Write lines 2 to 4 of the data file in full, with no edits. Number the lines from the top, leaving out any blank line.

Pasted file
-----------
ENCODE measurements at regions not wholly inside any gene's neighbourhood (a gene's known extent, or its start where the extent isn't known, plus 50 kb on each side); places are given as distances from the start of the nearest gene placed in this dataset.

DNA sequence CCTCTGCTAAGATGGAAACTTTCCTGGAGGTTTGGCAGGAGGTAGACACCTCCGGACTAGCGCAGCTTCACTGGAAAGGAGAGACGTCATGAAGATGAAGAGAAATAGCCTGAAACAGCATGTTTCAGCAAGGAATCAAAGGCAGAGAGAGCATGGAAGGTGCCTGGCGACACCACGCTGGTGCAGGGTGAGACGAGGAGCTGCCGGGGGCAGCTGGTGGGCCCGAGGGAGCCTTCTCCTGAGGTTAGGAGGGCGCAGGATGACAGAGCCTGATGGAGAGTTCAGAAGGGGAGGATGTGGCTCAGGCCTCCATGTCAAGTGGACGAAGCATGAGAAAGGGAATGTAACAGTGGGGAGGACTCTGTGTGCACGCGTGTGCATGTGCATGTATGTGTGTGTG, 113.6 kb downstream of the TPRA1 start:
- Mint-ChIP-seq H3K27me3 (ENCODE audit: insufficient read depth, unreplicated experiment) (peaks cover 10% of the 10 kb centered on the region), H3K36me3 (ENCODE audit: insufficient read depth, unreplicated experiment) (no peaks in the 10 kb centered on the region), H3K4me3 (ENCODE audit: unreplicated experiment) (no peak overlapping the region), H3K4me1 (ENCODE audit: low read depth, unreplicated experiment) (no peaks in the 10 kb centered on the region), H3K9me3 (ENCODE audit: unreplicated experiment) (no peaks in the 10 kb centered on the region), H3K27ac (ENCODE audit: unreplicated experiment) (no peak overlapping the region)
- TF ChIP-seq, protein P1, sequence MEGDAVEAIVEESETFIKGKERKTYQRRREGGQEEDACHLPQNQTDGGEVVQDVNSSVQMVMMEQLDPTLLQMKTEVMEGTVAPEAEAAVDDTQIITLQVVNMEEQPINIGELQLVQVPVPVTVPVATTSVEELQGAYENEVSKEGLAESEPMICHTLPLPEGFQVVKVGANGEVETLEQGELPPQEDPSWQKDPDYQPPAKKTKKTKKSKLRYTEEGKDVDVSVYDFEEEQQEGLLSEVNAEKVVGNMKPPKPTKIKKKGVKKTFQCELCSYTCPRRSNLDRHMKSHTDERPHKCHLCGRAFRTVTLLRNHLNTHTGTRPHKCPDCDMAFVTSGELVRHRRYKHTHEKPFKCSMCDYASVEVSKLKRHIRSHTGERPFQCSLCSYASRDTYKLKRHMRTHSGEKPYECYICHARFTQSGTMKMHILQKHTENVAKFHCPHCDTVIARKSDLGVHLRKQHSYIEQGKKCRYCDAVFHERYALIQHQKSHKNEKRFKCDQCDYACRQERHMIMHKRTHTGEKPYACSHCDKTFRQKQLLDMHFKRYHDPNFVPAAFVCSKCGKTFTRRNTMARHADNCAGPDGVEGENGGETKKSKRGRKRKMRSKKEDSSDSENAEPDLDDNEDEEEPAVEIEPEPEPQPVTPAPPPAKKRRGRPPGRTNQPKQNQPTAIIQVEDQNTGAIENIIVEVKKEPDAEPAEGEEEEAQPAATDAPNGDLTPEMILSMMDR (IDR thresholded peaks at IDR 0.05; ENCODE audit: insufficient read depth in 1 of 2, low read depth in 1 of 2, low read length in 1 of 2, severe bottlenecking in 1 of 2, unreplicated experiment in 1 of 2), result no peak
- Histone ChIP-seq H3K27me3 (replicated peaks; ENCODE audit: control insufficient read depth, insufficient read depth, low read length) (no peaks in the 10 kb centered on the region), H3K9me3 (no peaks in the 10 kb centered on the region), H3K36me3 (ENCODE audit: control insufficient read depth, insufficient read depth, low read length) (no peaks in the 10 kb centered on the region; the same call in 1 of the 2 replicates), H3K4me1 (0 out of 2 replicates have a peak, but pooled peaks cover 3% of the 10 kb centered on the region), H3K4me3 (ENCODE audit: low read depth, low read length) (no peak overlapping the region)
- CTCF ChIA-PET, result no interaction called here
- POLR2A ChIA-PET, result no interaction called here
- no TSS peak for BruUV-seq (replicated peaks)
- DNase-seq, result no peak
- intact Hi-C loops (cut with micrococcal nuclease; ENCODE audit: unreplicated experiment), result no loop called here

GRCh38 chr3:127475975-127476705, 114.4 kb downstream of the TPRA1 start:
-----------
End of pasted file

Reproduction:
DNA sequence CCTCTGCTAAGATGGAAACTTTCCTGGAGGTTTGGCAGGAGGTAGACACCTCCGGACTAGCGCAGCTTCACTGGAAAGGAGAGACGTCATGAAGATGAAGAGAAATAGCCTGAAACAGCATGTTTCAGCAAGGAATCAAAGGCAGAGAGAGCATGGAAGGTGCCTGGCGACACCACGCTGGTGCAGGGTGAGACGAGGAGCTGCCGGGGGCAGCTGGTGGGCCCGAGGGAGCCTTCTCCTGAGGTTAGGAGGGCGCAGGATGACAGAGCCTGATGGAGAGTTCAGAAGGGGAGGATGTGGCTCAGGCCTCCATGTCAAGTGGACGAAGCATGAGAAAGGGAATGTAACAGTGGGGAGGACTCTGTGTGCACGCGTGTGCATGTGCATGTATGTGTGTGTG, 113.6 kb downstream of the TPRA1 start:
- Mint-ChIP-seq H3K27me3 (ENCODE audit: insufficient read depth, unreplicated experiment) (peaks cover 10% of the 10 kb centered on the region), H3K36me3 (ENCODE audit: insufficient read depth, unreplicated experiment) (no peaks in the 10 kb centered on the region), H3K4me3 (ENCODE audit: unreplicated experiment) (no peak overlapping the region), H3K4me1 (ENCODE audit: low read depth, unreplicated experiment) (no peaks in the 10 kb centered on the region), H3K9me3 (ENCODE audit: unreplicated experiment) (no peaks in the 10 kb centered on the region), H3K27ac (ENCODE audit: unreplicated experiment) (no peak overlapping the region)
- TF ChIP-seq, protein P1, sequence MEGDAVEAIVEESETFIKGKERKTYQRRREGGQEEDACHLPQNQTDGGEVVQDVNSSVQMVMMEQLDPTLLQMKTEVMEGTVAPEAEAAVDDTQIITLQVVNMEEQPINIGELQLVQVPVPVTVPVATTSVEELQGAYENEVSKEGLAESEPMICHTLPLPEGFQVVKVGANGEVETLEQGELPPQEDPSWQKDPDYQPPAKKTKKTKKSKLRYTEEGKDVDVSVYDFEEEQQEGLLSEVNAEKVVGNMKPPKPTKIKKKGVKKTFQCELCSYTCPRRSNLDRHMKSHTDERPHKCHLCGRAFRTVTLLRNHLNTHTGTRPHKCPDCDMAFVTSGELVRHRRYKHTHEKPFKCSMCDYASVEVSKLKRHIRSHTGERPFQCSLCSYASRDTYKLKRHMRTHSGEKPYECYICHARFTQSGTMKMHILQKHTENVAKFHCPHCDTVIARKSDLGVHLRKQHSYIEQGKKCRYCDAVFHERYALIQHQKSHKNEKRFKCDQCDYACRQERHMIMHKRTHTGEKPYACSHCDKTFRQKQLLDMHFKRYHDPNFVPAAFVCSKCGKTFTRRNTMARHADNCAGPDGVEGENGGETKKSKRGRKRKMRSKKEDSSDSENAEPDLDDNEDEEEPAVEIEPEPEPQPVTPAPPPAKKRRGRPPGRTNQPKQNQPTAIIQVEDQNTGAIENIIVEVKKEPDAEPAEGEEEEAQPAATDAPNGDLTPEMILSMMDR (IDR thresholded peaks at IDR 0.05; ENCODE audit: insufficient read depth in 1 of 2, low read depth in 1 of 2, low read length in 1 of 2, severe bottlenecking in 1 of 2, unreplicated experiment in 1 of 2), result no peak